So, as I’ve mentioned, I google blog post topics because I run out of ideas. I dropped this one in my Evernote without thinking about it, but today it came up first in the list. I find this blog post topic pretentious. For one, I can’t imagine many people give a shit about my day, and my life really isn’t all that interesting.
Why write about it?
Because now, I have far more good days than bad. I remember a year ago, two years ago when I wondered what it would be like to live, really live with what life had to offer. I’d get up, get on the van, go to work, come home from work, eat dinner and watch TV. Every day. Ad nauseum. There are people stuck in that before time—thinking that where they are is all there is. I am living proof that it’s not, and if you find that courage, maybe you can change your life.
My average day
My day starts with a text. Every morning around 7am. The vibration sounds like a heartbeat and the message is always a variation of the same theme: Good morning, beautiful.
My friend Jodi said she’d find that irritating. “Okay, I get it…” I find it comforting. It’s a level above simply complimenting me—he’s thinking about me. Just like I’m thinking about him.
Since I don’t have to work until 9, we text for a while. How did I sleep? How was his night? Making plans for the weekend. Simple things.
About 8:45, I head into the kitchen and grab three things – every morning. Hummus, pita bread, and a Diet Pepsi. This is what I have for breakfast 98% of weekday mornings. It’s fast, it’s easy, and I don’t have to cook it. This is also the time that I take my first round of meds. Unlike a lot of depression medications, I take mine twice a day—to keep my body chemistry even. We’ve found over the last year that my depression is far more chemical than psychological. Therapy didn’t do much for me because I’ve already dealt with my major psychological blocks. There are a few with regards to intimacy (mostly emotional intimacy) that I’m still working on—but I have an understanding partner in those struggles. He stands next to me and hands me the tools I need to bridge those gaps.
At 9:00, I start work. Most people think working from home is a dream. They’d love to work from home. The reality is that I’m just as busy and tied to my desk as any office worker. I have a VOIP phone that never stops ringing, and two computer monitors that are always full. I take half an hour for lunch, usually to shower and grab a sandwich, and then I work steadily until 5:00. I also never see another living soul. When you work in an office, you take social interaction for granted—even when it makes you crazy. I have no friends stopping down to say hi, no one asking about my weekends, no banter across the tops of our cubicles—none of it. I’m socially isolated from my co-workers. I also may not leave the house for a week at a time. I have no reason to. If I pick up groceries on Saturdays and the boys are busy and we don’t go to dinner—I have a hamper full of sweats or pajama pants because there was no reason to actually dress.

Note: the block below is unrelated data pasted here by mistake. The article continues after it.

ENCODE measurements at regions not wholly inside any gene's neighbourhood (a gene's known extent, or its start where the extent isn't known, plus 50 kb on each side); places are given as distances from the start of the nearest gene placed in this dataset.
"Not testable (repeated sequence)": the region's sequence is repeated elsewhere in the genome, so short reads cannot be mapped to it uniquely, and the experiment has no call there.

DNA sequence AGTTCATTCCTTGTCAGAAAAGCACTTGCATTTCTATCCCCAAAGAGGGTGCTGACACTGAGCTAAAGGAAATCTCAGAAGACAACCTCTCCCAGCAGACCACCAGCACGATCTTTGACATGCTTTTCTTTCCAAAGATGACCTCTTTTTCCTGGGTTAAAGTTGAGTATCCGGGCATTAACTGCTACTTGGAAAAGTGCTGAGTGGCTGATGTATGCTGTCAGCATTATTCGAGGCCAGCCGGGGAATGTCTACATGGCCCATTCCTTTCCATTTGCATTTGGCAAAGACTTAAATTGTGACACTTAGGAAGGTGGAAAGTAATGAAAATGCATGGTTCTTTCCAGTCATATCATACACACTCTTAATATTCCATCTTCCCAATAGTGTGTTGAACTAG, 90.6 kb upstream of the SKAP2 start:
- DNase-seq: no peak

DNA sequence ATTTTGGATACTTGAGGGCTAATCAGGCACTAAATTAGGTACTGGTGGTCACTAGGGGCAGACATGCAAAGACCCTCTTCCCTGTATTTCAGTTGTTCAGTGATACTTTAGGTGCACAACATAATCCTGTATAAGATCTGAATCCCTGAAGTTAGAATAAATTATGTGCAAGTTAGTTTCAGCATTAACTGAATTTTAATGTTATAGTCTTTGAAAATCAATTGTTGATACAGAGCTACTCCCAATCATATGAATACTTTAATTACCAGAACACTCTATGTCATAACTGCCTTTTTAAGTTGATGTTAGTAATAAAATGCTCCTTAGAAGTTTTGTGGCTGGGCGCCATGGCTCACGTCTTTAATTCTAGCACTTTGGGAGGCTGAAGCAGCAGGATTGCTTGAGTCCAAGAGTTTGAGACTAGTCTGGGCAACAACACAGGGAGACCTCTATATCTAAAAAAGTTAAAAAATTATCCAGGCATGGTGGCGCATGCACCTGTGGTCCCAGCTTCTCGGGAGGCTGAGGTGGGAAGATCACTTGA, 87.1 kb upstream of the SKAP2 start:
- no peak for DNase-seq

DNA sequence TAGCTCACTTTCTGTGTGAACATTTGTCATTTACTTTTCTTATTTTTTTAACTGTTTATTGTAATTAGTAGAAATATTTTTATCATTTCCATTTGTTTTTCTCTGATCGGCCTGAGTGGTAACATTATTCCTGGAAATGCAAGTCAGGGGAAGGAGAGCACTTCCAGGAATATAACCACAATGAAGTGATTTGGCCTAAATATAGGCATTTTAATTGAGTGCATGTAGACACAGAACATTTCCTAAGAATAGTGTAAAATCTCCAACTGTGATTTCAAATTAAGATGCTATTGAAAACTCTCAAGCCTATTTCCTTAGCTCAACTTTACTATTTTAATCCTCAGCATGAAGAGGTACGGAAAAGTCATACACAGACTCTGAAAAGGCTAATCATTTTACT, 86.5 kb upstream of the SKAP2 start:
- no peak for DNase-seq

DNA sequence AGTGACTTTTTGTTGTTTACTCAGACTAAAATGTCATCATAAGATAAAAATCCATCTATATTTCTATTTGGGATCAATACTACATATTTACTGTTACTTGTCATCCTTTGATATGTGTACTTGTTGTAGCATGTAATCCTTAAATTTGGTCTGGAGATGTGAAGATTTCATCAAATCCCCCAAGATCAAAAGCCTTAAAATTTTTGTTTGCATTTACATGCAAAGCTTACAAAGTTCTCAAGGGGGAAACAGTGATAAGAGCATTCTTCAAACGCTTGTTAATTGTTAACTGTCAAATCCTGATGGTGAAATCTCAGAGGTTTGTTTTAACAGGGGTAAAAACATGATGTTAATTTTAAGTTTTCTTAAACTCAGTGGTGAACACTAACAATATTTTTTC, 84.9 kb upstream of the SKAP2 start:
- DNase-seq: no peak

Evenings happen in one of two ways—in or out. If we go out to dinner with friends (Taco Tuesdays, Whatever Wednesdays), Shae and I stake out our claims on either end of our humongously comfortable couch and talk or play on Facebook until it’s time to leave. Then, we go out to dinner, hang out with friends, and have a great time.
If we stay in, a lot of the time, I’ll cook because Shae doesn’t get home until 6. Or, we’ll decide what to do when she gets home—order out, pop in a frozen pizza, whatever.
In or out, after dinner, I take the rest of my meds and then luxuriate in a bath. I have the most amazing bathtub – big, and deep, and the hot water heater fills it to the top. I’ll turn on the Beethoven Pandora station and just relax—letting go of the day. Both of my jobs, the one in IT and the one in publication, are incredibly stressful. Projects gone awry, deadlines, answering emails—they’re very alike in some ways and very different in others—but they both cause me a lot of anxiety. Doing absolutely nothing while being submerged in hot water helps relieve that anxiety.
Either while I’m in the tub or just after, the texting heart beats start again. We talk (about me, about him, about his kids, about books or movies or TV), we flirt, and then we say “I love you” as I head off to bed and he heads to work.